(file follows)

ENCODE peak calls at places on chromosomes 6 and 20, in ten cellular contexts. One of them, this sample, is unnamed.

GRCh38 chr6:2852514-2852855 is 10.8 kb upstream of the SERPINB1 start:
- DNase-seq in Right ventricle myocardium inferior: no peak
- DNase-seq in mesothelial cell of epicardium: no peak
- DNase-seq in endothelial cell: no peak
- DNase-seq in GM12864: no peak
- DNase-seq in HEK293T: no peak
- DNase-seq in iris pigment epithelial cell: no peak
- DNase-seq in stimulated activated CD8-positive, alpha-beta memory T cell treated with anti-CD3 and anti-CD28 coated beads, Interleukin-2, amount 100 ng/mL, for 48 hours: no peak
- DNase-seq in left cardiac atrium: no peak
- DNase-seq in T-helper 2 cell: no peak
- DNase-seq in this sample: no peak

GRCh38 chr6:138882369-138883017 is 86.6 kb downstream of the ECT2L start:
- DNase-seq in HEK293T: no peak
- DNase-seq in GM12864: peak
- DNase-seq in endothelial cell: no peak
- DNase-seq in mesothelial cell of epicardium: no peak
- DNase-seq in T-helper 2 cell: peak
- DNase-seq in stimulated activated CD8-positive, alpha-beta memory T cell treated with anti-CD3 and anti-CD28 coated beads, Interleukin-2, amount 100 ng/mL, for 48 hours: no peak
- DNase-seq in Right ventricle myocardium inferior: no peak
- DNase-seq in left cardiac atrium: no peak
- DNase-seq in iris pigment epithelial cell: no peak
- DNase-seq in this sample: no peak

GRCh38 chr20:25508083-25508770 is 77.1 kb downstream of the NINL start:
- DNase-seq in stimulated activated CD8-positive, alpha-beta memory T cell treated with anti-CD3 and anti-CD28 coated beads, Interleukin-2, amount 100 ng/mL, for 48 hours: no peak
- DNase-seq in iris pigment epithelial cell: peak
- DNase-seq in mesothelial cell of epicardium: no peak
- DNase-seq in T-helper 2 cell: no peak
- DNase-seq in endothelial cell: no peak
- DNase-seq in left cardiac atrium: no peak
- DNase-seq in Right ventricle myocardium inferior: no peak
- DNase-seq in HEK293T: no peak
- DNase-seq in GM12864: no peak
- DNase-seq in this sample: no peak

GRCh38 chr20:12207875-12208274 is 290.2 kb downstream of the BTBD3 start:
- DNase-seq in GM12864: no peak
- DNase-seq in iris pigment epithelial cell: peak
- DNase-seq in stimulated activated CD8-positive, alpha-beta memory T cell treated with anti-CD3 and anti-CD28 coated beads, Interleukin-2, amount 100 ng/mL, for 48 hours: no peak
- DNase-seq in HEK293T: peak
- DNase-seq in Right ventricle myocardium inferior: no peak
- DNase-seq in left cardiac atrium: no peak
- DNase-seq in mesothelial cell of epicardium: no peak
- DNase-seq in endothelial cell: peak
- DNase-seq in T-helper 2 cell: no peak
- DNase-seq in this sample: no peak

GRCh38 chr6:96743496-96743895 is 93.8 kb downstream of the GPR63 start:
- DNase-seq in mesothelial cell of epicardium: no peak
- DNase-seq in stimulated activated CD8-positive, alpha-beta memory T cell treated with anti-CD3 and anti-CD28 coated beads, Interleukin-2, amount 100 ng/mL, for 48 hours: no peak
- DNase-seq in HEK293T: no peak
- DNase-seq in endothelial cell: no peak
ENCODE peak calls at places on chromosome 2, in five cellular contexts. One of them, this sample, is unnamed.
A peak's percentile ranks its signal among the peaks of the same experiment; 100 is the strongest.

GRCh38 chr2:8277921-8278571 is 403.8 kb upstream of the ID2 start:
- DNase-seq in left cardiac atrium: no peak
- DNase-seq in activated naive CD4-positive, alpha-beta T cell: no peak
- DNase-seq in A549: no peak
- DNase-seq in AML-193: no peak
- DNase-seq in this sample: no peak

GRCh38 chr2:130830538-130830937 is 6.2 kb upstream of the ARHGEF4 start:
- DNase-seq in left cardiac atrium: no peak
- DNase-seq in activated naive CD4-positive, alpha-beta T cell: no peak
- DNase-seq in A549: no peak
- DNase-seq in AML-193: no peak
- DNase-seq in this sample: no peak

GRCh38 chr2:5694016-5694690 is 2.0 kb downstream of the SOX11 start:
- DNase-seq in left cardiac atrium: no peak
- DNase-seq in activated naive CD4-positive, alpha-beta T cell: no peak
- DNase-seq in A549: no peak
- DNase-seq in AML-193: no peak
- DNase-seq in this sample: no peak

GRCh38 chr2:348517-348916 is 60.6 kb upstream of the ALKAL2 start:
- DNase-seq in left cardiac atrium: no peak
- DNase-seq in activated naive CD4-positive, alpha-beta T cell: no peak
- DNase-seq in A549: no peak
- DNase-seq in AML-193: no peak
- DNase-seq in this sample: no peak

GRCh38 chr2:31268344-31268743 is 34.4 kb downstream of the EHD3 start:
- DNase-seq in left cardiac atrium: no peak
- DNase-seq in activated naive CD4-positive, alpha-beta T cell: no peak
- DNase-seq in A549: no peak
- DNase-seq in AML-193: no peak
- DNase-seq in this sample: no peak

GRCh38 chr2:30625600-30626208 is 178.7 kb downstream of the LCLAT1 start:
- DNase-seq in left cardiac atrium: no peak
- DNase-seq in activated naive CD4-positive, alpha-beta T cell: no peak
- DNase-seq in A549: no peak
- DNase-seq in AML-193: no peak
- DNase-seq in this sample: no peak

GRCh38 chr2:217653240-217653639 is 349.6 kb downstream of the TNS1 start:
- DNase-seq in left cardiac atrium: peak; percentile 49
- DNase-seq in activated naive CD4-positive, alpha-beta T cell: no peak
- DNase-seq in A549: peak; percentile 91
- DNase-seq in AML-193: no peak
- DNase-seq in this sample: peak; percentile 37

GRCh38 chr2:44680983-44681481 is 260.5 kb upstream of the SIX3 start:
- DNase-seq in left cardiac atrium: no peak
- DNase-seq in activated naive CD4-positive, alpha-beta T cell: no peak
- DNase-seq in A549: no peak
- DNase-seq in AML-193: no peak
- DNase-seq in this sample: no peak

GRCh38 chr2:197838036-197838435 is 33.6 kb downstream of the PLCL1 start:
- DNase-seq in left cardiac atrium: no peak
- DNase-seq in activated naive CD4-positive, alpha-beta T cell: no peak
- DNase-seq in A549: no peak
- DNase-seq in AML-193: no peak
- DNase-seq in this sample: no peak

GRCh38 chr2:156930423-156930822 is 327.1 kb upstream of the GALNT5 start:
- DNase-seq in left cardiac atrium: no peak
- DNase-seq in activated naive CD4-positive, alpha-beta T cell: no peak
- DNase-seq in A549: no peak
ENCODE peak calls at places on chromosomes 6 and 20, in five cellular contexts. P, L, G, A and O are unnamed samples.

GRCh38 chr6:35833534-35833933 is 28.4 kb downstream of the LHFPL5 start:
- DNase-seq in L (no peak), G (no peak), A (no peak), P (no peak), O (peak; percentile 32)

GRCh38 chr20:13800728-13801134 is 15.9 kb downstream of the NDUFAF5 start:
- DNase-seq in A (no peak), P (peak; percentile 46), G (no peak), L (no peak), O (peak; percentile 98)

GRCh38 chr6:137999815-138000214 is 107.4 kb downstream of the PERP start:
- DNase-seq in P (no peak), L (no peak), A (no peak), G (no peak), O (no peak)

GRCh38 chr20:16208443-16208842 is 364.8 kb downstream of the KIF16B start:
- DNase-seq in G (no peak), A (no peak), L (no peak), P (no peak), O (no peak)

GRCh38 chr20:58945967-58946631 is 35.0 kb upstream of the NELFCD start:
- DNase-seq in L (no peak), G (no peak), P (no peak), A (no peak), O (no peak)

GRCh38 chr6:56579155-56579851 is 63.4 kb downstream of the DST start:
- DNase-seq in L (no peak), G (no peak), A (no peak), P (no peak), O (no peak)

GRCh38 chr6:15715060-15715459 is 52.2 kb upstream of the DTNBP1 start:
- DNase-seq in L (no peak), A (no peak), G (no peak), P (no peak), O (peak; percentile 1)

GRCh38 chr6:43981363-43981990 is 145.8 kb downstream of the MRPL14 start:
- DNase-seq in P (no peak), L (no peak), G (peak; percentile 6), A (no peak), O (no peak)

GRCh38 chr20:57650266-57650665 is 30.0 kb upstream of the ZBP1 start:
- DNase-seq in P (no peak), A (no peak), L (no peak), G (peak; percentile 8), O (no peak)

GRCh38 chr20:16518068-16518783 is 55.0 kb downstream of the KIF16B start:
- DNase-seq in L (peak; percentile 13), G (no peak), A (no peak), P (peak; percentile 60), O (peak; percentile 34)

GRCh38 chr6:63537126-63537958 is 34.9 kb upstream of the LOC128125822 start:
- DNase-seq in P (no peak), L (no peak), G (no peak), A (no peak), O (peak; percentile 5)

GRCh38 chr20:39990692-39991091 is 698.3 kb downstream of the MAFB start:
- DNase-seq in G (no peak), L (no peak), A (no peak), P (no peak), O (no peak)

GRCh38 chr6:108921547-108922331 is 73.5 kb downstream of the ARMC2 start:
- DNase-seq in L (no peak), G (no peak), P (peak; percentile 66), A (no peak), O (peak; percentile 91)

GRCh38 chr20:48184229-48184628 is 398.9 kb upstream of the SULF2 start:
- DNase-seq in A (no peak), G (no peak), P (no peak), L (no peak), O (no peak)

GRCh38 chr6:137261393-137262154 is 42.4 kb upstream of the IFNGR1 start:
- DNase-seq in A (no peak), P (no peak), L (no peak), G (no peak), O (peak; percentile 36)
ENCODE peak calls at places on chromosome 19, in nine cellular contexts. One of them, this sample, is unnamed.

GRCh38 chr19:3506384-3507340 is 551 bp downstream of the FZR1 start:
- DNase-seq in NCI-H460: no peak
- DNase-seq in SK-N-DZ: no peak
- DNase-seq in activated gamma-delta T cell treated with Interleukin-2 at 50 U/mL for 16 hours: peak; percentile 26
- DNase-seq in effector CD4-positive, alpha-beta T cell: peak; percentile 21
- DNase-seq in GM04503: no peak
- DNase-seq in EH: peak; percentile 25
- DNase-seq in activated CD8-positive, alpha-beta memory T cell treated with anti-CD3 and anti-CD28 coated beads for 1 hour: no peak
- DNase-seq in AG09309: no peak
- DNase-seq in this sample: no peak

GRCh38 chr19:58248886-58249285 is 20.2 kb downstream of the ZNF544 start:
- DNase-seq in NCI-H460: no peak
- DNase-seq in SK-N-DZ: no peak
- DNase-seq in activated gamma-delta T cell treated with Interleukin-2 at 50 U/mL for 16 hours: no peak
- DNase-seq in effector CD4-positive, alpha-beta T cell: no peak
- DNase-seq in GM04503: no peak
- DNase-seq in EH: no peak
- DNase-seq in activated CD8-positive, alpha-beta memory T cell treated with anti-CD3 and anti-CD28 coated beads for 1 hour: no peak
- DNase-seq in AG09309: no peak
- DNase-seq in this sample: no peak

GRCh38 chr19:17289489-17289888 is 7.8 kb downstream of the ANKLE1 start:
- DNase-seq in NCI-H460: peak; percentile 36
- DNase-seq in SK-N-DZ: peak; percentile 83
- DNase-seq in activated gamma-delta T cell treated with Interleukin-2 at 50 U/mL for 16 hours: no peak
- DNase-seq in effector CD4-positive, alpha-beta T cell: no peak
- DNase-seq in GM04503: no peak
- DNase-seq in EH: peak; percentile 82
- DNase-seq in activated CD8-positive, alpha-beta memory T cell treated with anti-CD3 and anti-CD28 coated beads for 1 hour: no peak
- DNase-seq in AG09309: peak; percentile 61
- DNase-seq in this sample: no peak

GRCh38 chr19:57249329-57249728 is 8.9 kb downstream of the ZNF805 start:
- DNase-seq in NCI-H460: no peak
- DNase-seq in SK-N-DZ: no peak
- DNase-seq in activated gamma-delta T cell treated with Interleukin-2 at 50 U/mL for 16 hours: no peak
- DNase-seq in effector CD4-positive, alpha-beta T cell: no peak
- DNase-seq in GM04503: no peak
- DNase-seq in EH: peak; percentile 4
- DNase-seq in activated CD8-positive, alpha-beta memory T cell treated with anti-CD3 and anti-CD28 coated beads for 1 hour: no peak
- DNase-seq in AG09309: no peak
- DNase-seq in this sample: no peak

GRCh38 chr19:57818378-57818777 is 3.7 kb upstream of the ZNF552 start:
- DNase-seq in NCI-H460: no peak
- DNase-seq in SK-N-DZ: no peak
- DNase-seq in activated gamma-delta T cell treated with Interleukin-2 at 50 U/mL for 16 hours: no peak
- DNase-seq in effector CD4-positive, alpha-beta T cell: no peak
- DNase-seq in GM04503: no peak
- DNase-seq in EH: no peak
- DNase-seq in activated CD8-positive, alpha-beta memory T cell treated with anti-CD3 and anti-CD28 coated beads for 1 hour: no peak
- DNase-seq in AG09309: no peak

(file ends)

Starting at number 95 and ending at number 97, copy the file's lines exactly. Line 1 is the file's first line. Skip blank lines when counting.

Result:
GRCh38 chr2:44680983-44681481 is 260.5 kb upstream of the SIX3 start:
- DNase-seq in left cardiac atrium: no peak
- DNase-seq in activated naive CD4-positive, alpha-beta T cell: no peak